Discover fascinating details about ancient cities recorded by Nasir Khusraw in his “Safar-nama”, from Balkh in Northern Afghanistan, to Aleppo, Jerusalem, Medina, Mecca and Basra. Courtesy of The Institute of Ismaili Studies
Nasir Khusraw was a major Muslim intellectual, philosopher and traveller of the 11th century, and one of the greatest authors in Persian literature. He is also revered as a prominent Shia Ismaili Da‘i of the Fatimid era (10th- 11th century).
In the mid-11th century, Nasir Khusraw undertook a seven-year journey from Central Asia to the Mediterranean coast, Egypt, Arabia and back again. Along the way he recorded detailed notes, which he later compiled into his most famous work: the Safar-nama (literally “Travelogue”).
A new digital resource from The Institute of Ismaili Studies (IIS) makes the Safar-nama accessible in a way that it never has been before.
An international team of volunteer Ismaili professionals collaborated with researchers at the IIS to develop an interactive map that traces the footsteps of Nasir Khusraw and his companion on their epic voyage. Each location on the map is linked to an excerpt from the Safar-nama narrative, together with detailed information about the place and its history, including images as well as links to useful research and resources.
Each location on the digital map reveals detailed information about the place and its history, including images as well as links to useful research and resources. Courtesy of The Institute of Ismaili Studies
In addition, a timeline feature provides information about the ruling Muslim dynasties at the time, including the Abbasids, Fatimids, Ghaznavids, the Great Seljuks and Anatolian Seljuks.
Visitors can also watch videos of IIS scholars like Dr Alice Hunsberger – author of Nasir Khusraw, the Ruby of Badakhshan – who looks at his life and times, and Professor Eric Ormsby, who elucidates the philosophical writings of the Da‘i. Professor Ormsby quotes from his English translation of the Jami al-hikmatayn, Between Reason and Revelation, which is considered by some to be the “crowning and final work” of Nasir Khusraw.
The idea of bringing Ismaili heritage, and the life and times of Da‘i Nasir Khusraw forward to the present day resonated with the volunteers who came together around this project. Working remotely and often in different time zones, they were able to forge a relationship based on a common desire to share their knowledge and pool their expertise to create an accessible learning tool.
“I was excited to be able to experiment with new design concepts that had not yet been used on the IIS website” says Nazira Lakhoo, who was able to share her specialist design and illustration skills on this project. In her professional life, Lakhoo heads a digital media design team in the United Kingdom. “I really wanted users to feel that they are actually part of this historical journey, that they are able to virtually experience Ismaili history and its components,” she adds.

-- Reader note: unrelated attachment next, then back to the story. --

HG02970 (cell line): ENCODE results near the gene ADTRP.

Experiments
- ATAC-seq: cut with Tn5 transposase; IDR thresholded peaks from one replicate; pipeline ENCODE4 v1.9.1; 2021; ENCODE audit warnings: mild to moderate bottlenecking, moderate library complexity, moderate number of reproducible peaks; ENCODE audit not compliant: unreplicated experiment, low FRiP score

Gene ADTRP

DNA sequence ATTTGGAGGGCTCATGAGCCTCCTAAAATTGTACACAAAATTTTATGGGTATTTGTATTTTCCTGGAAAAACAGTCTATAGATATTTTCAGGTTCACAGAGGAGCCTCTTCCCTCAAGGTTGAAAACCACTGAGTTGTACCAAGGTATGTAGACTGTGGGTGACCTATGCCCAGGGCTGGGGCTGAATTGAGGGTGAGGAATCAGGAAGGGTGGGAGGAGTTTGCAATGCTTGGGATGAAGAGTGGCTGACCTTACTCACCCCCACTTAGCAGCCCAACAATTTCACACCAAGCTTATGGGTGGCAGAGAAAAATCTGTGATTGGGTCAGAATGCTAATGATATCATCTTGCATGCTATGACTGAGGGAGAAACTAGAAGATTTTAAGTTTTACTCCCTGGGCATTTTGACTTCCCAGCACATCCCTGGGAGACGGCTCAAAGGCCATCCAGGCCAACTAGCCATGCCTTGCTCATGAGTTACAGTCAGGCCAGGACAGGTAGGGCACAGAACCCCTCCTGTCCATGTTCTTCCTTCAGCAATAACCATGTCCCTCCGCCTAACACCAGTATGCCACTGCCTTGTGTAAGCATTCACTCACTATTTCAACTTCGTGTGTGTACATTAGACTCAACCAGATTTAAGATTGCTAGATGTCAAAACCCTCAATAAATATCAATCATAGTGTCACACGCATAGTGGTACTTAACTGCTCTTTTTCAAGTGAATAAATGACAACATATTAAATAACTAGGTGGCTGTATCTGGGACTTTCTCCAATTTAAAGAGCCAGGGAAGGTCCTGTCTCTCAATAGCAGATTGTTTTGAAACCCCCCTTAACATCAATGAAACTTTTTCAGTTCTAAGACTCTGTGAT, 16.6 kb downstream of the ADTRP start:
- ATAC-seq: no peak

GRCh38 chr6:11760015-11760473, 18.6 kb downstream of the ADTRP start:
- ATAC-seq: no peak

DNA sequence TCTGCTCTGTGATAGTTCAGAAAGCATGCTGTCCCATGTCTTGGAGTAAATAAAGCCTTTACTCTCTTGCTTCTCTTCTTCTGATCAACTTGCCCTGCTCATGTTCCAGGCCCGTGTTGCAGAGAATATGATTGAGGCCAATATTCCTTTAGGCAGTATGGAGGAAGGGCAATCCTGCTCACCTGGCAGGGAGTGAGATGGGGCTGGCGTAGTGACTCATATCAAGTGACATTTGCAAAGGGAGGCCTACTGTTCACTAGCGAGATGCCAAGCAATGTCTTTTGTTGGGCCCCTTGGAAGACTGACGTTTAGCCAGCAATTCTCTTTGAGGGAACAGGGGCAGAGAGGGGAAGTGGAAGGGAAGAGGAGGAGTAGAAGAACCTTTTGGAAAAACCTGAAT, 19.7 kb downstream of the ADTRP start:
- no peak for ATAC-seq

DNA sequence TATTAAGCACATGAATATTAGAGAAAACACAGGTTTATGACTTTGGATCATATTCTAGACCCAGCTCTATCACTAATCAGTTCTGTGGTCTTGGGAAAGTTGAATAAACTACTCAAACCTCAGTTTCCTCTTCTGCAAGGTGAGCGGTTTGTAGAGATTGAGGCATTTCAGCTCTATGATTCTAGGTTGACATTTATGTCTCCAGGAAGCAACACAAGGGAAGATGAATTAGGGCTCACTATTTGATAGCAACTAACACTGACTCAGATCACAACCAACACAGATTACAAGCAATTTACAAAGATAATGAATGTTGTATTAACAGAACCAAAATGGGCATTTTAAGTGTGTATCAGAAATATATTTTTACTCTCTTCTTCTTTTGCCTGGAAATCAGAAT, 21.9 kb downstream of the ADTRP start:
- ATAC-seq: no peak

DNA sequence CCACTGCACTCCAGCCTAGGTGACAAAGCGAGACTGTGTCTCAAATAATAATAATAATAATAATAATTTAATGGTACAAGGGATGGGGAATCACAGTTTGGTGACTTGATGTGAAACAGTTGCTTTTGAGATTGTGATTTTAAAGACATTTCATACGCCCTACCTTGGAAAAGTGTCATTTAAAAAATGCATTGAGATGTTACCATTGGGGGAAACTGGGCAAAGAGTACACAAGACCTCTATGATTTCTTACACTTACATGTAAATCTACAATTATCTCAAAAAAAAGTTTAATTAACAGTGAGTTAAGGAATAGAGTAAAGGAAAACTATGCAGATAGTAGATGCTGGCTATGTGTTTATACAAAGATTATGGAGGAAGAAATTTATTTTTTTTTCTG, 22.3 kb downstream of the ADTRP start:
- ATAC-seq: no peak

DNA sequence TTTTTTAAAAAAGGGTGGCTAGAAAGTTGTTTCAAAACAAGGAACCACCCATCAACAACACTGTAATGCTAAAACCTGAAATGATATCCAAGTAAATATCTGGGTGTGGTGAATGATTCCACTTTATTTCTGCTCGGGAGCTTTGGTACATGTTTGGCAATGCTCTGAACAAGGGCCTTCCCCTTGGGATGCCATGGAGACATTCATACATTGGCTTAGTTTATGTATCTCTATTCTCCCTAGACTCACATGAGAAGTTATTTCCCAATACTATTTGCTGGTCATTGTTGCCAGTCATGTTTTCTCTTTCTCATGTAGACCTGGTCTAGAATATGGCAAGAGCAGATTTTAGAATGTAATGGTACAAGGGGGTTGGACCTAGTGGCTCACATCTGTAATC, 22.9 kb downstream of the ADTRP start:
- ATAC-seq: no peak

Watch videos of IIS scholars discussing the life and times of Nasir Khusraw, and sharing their personal readings of his “Safar-nama”. Courtesy of The Institute of Ismaili Studies
Altaf Samnani from Amsterdam, who was part of the web development effort, agrees. “The project was about digital adaptation of Nasir-i Khusraw's travel map,” he says. He liked the idea of a space on the web “where people can go by themselves and explore Da‘i Nasir Khusraw's journey.”
The team members collaborated remotely, working from different countries and time zones. Rather than allowing this to complicate their effort, they made this work in their favour.
“Our team consisted of people who were communicative, cooperative, problem solvers and respectful individuals,” says Samnani. Front-end developer Shafique Alibhai agrees: “It provided an amazing experience to work with the best of talents from the IIS and our Ismaili community.”
The volunteers all agreed that they each learnt a lot from the project about their own history and the life of Da‘i Nasir Khusraw. Drawing on historical and primary source material from a range of sources, including the Aga Khan Trust for Culture's Archnet.org and the Aga Khan Museum collection, the online resource complements the range of IIS academic publications, Ta‘lim and Secondary Curriculum resources. It currently features 28 locations from the Safar-nama, with plans to add another 16 in the near future.
“Each member of the team showed utmost professionalism and commitment to the work,” says Zehra Lalji who lead the project in her capacity as Website Research and Productions Officer at the IIS. “We are proud to have had the support of such talented volunteers from the Jamat who contributed with the best of their time and knowledge on the project.”